Masiyiwa: Youth Are Leading Africa’s Journey to an Agricultural Revolution
September 6th, 2019
Zimbabwean entrepreneur Strive Masiyiwa understands the dynamics of business in Africa enough to know that the future will be youth-led.
Masiyiwa, the outgoing chairman of the Africa Green Revolution Forum (AGRF), built a name for himself in the continent through major investments in technology and telecommunications.
Yet, even as he recognizes new opportunities in the technology environment as a result of the ongoing digital revolution, he says there are even better chances in agriculture.
He adds that the youth, by their apparent desire to see a convergence between technology and agriculture will pioneer an economic revolution unlike any that has been seen elsewhere in the world.
“Agriculture matters. And young people now see the opportunity in agriculture – it is an extraordinary opportunity and they are not looking at it from a purely agricultural basis, they are looking at the entire value chain,” said Masiyiwa.
“They (the youth) are showing that there is no greater industry to invest in in Africa than food and agriculture,” said Masiyiwa while noting that technologies like blockchain, big data, artificial intelligence and machine learning will create unprecedented change in the agriculture industry.
Mr. Masiyiwa was speaking at the ninth AGRF in Accra, Ghana, where 12 finalists of the inaugural GoGettaz Agripreneur Award made pitches, and two winners announced.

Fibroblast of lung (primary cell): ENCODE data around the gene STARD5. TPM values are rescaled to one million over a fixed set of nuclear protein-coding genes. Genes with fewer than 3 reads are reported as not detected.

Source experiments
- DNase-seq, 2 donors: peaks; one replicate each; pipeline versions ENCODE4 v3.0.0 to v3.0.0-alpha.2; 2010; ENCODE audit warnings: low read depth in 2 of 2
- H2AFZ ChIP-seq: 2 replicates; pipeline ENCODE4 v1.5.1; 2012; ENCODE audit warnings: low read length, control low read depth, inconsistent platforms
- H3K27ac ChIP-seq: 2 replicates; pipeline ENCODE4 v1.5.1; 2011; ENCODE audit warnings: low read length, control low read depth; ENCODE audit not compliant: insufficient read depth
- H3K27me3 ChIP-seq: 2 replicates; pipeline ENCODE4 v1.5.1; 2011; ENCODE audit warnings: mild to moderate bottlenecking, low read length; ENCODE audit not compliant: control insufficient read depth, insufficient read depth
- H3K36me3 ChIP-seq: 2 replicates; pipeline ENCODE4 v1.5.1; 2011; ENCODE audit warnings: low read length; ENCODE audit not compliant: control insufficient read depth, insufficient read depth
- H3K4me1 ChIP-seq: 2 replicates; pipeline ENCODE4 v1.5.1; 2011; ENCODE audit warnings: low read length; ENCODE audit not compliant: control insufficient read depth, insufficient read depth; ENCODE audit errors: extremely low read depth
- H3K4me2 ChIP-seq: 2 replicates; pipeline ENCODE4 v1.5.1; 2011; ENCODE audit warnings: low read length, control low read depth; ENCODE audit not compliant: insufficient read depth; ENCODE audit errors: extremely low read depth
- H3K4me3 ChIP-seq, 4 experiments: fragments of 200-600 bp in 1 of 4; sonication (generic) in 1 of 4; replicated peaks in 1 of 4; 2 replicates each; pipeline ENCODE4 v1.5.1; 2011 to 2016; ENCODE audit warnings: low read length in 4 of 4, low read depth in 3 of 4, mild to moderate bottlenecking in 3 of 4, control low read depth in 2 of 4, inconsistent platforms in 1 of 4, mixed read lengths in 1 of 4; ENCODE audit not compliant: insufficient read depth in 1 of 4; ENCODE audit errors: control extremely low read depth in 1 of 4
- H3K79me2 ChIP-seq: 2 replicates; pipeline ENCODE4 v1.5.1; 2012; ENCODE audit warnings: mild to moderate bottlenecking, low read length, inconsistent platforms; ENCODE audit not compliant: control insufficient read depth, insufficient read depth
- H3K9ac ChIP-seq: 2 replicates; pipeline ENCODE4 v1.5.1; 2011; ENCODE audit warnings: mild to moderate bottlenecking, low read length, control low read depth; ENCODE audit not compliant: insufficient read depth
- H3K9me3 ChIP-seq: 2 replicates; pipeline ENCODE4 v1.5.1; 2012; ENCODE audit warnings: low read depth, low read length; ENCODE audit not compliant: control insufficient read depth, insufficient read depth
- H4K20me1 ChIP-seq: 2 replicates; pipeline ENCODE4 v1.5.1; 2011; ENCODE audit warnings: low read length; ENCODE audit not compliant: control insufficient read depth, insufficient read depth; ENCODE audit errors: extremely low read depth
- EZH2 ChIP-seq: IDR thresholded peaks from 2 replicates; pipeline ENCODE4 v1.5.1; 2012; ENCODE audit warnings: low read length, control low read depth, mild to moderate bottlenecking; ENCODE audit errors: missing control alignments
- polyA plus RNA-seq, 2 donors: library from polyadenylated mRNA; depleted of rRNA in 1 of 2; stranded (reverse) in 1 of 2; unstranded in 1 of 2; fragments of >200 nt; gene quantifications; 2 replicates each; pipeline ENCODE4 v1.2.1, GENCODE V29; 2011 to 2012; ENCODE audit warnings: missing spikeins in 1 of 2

The $100,000 Award, conceptualized by Masiyiwa and Yara International President Sven Tore Holsether, is a continent-wide competition celebrating innovative ventures by the youth in the agri-food sector.
Ghanaian Isaac Sesi and Tswana Bonolo Monthe became the first winners of the award. Sesi’s Sesi Technologies develops affordable, easy to use hardware and software solutions for farmers and other stakeholders in the agricultural value chain. One of Sesi’s impressive innovations is GrainMate, a cheap-to-acquire meter that accurately measures the moisture content of grain, helping in the reduction of post-harvest losses. The GrainMeter retails at $100 in a field where the average cost of similar gauges is $500.
Monthe, through her Maungo Craft company, processes underused indigenous fruits like Marula, Motsentsela and Mowana, which she turns into low-to-no-sugar jams and other condiments. Monthe’s products have been approved by food regulatory authorities in Botswana and are available for sale in the country, even as she readies to enter specialty stores in international markets. Maungo Craft has won several awards and its products have been exhibited in some of the world’s biggest food and entrepreneurship shows in Denmark, USA, UK and Finland.
At a gala dinner, Holsether lauded the two winners and the other 10 finalists of the GoGettaz Award, describing them as inspirational drivers of change.